While their heroics considerably aided the stand at the North Bridge in Concord, - it was the men of Acton who stood at the front at the Bridge - the day went hard for the Prescott brothers. After Samuel Prescott notified the leaders in Acton, he rode toward Lexington where he sought out Lydia and tended to the wounded. Later in the day, the British soldiers burned the Mulliken home as they departed the community. Prescott spent days in the Lexington area, treating wounded militia.

Dr. Samuel Prescott then went off to war, leaving his Lydia behind. His efforts, first begun early on the morning on April 19, 1775. In the next two years, he was attached to a unit in Fort Ticonderoga and then signed for service as a privateer. His ship was captured by the British in the North Atlantic. For years, no one had any word of what happened to the brave Dr. Prescott. Then a returning veteran came forward with the story of how Dr. Prescott died in a Nova Scotia prison and that he had been a cellmate.

Lydia Mulliken waited for eight years for her love and then gave up hope. She married and moved to Haverhill; she did not live a long life.

As for the other Prescott rider, after traveling to Framingham, Abel returned to Concord, just in time for the beginning of the long battle from Meriam's Corner back to Boston. A musket ball found its mark and he fell wounded. The wound never healed. Abel Prescott died in August 1775.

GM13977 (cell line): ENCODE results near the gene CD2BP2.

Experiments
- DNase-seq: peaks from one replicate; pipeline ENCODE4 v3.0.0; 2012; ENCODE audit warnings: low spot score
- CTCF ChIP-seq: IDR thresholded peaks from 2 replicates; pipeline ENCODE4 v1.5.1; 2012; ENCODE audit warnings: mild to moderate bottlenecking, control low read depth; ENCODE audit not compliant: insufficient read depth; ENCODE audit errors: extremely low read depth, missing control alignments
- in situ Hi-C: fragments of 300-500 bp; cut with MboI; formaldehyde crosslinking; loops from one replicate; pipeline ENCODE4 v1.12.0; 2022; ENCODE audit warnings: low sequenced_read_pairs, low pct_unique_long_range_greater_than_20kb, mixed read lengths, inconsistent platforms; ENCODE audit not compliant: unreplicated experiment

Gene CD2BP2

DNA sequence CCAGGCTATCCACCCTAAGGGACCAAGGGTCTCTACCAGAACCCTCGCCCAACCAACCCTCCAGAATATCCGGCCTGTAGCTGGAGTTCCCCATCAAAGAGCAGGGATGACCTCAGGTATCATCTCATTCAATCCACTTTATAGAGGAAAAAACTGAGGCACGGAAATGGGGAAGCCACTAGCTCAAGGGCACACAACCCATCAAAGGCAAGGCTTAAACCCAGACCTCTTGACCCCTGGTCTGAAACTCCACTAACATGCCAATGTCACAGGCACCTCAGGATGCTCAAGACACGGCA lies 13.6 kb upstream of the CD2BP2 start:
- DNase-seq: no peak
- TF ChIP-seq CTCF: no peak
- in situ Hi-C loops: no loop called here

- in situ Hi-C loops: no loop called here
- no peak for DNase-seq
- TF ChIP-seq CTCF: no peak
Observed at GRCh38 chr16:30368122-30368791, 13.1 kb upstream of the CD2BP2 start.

The Prescotts had paid a high cost for their courage and commitment to liberty. There is a Prescott Road in Concord that is presumably named for the patriots; there is also a Samuel Prescott road in Stow, Massachusetts, that will take a traveler to Acton's Liberty Tree Farm - where Samuel Prescott ended his night of warning his countrymen. Prescott's ride in Acton is re-enacted every year.

The plaque is located here on Lexington Road in Concord. Parking is available at the Old Orchard House parking lot and the site is a short distance from there. According to Ruth Wheeler's Concord, Climate for Freedom, some of Dr. Prescott's father's home has been incorporated into the existing structure standing behind this wall.